You can choose from either microfibre and faux leather upholstery, or plush Nappa leather, which we would recommend. If you have the Nappa leather, you can get contrast stitching to help make the honeycomb seat-pattern design pop.

Even though this is an extremely sporty car, the RS3 is still a hatchback – so in-cabin practicality is pretty good. There are good-sized door bins and plenty of cubby holes, and cup holders too. However, they’re a bit useless, as when you fold them down, they don’t hold your drink very well and they slosh around.

In the back, you get netting on the back of the front seats, and some good-sized door bins – all of which helps make the RS3 more than practical enough for most people.

By fitting all the performance-related equipment, Audi has had to sacrifice a lot of storage space in the RS3. In fact, in both the Sportback and Saloon models, you lose about 100 litres of boot space by going for the RS3 over the A3.

If you go for the Sportback, you get 281 litres, which is roughly 90 litres less than in an A45 S. The saloon version isn’t that much better, where you get 321 litres.

What's it like to drive?

Audi has made the RS3 more accomplished overall and it feels great to drive. The automatic transmission is a bit jerky in traffic, though.

Where the RS3 majors is its performance, and in the world of Mercedes-AMG A45s and BMW M2s, the RS3 is the new king. The 2.5-litre five-cylinder engine produces 400hp – the same as the previous RS3 – but it produces 500Nm, 20Nm more than the older car.

Both the Sportback and Saloon have the same 0-60mph time of 3.8 seconds. But we managed to beat that by a further 0.2 seconds, comfortably making it the quickest hatch on sale.

Depending on whether you choose the Dynamic pack or not, the RS3 is limited to a top speed of 155mph. If you pay £5,500 for the pleasure of the Dynamic Pack, the top speed increases to 180mph – but unless you live in Germany with plenty of derestricted autobahns at your disposal, it’s unlikely you’d need that higher top speed.

Fuel consumption might not be your highest priority when considering a hot hatchback as powerful as the Audi RS3, but it’s worth mentioning here. Audi claims the Sportback version will return 31.4mpg, while the more streamlined Saloon will do 31.7mpg. Emissions for both models are both around 200g/km CO2.

Take one look at the Audi RS3 and you might think it’s a firm, aggressive riding car that’s horrendously uncomfortable around town – but that’s not the case.

At slower speeds, the large 19-inch alloy wheels do transfer some bumps into the cabin, but these impacts aren’t too bad. And with adaptive dampers specified, the sports suspension can be softened off into comfort mode to help you better waft over those craggier stretches of road. The RS3 doesn’t feel too wide despite growing in size slightly, so navigating traffic won’t be too much of a problem.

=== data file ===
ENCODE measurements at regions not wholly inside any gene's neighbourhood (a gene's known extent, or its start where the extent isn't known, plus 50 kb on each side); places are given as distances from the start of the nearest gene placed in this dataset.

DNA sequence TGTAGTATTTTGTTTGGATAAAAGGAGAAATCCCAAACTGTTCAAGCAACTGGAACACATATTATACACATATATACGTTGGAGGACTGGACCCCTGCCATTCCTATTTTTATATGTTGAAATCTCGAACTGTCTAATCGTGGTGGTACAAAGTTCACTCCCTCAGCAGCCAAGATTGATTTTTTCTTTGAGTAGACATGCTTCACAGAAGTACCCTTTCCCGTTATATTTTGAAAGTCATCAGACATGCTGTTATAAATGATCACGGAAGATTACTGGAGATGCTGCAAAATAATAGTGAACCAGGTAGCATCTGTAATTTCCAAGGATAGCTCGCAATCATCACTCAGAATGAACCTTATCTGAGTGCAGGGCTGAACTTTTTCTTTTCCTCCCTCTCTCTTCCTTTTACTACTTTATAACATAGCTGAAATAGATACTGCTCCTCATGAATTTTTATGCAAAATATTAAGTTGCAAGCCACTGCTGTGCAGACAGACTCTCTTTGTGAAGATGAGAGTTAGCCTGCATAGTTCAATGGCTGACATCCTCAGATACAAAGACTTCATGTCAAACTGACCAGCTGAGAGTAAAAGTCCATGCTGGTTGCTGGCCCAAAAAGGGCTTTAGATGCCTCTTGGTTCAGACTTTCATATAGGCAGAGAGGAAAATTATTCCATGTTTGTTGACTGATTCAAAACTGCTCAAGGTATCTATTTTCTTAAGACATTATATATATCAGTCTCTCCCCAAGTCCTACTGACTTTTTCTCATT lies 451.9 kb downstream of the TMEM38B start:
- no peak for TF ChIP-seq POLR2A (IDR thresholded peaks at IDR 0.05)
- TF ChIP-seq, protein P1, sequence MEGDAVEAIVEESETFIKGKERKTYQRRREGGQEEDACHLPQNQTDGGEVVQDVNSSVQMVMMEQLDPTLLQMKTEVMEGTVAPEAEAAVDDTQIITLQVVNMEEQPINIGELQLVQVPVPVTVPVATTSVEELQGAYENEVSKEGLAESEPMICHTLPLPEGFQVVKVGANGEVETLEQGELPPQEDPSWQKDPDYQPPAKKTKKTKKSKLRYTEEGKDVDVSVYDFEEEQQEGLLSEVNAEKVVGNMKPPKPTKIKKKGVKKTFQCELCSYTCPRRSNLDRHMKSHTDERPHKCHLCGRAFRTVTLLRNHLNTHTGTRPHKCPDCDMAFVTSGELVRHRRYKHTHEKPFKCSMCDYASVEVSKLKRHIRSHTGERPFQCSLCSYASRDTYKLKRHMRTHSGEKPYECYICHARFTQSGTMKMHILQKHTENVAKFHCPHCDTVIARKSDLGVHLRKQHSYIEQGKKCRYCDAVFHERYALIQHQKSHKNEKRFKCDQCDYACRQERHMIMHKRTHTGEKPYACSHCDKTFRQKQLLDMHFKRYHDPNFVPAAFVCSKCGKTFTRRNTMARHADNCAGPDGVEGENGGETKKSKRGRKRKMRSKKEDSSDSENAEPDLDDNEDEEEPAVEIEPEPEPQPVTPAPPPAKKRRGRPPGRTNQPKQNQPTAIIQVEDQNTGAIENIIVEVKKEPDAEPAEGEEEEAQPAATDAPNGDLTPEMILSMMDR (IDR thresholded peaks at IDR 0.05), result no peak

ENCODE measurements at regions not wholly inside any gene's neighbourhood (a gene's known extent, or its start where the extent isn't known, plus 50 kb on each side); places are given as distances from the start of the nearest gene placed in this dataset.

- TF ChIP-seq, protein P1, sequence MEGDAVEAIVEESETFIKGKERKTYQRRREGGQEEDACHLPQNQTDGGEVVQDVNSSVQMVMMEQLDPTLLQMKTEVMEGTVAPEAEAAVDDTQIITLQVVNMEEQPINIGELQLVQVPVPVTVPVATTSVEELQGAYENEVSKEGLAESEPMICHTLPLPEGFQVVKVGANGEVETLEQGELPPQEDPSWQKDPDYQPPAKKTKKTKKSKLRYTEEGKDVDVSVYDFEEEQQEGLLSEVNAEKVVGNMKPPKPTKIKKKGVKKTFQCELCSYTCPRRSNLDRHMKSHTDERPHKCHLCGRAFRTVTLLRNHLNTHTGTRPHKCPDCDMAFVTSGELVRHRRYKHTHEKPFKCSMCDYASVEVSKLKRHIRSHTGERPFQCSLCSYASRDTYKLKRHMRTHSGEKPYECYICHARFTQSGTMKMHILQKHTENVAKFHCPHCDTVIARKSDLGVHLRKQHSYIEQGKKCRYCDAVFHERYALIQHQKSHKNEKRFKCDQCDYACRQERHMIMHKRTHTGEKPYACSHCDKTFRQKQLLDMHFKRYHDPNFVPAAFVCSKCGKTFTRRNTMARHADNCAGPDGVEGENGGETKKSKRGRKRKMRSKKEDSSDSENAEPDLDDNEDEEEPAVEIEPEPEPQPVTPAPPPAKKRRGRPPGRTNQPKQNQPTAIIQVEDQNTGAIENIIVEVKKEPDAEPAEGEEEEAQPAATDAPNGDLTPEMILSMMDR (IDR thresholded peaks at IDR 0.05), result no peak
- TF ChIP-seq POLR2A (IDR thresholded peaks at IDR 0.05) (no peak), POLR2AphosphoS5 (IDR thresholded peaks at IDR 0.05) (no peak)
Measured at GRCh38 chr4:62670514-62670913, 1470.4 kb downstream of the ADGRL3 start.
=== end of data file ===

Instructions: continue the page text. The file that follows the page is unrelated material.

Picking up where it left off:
When you get onto the motorway, there isn’t anything majorly different to report. The RS3 copes with long distances pretty easily, with regular non-adaptive cruise control fitted as standard to make highway driving a breeze. If you need to overtake, you’ve also got plenty of power available to help you fly by slower vehicles. Adaptive cruise is available as a £270 extra.

But where Audi has made a major improvement is how the RS3 feels when you’re hooning down a country road or around a track. Audi has fitted what it calls a modular vehicle dynamics controller, which is essentially a big electronic brain that takes all aspects of the car’s setup into account to make the RS3 as agile, grippy and fun as possible when you’re putting your foot down.

By fitting some clever mechanical upgrades to the rear axle, the RS3 is much more playful on track than before, and with the ‘RS Torque Rear’ driving mode, you’ve basically got drift mode on hand. That means skidding around a track will be a pretty easy undertaking, but remember to use this responsibly!

What's it like inside?

Audi ensures you can get comfortable while being completely focused on the road ahead. It isn’t as exciting as other hot-hatch cabins, though.

Audi RS3 colours

Metallic - Kemora grey
Free
Pearl - Daytona grey
From £575
Special metallic - Tango red
From £575
Special metallic - Glacier white
From £575
Special metallic - Mythos black
From £575
Special metallic - Python yellow
From £575
Special solid - Kyalami green
From £575
Special solid - Turbo blue
From £575
Audi Exclusive - Custom
From £2,400
Next Read full interior review
Buy a new or used Audi RS3 at a price you’ll love
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RRP £50,900 - £61,080 Avg. carwow saving £0 off RRP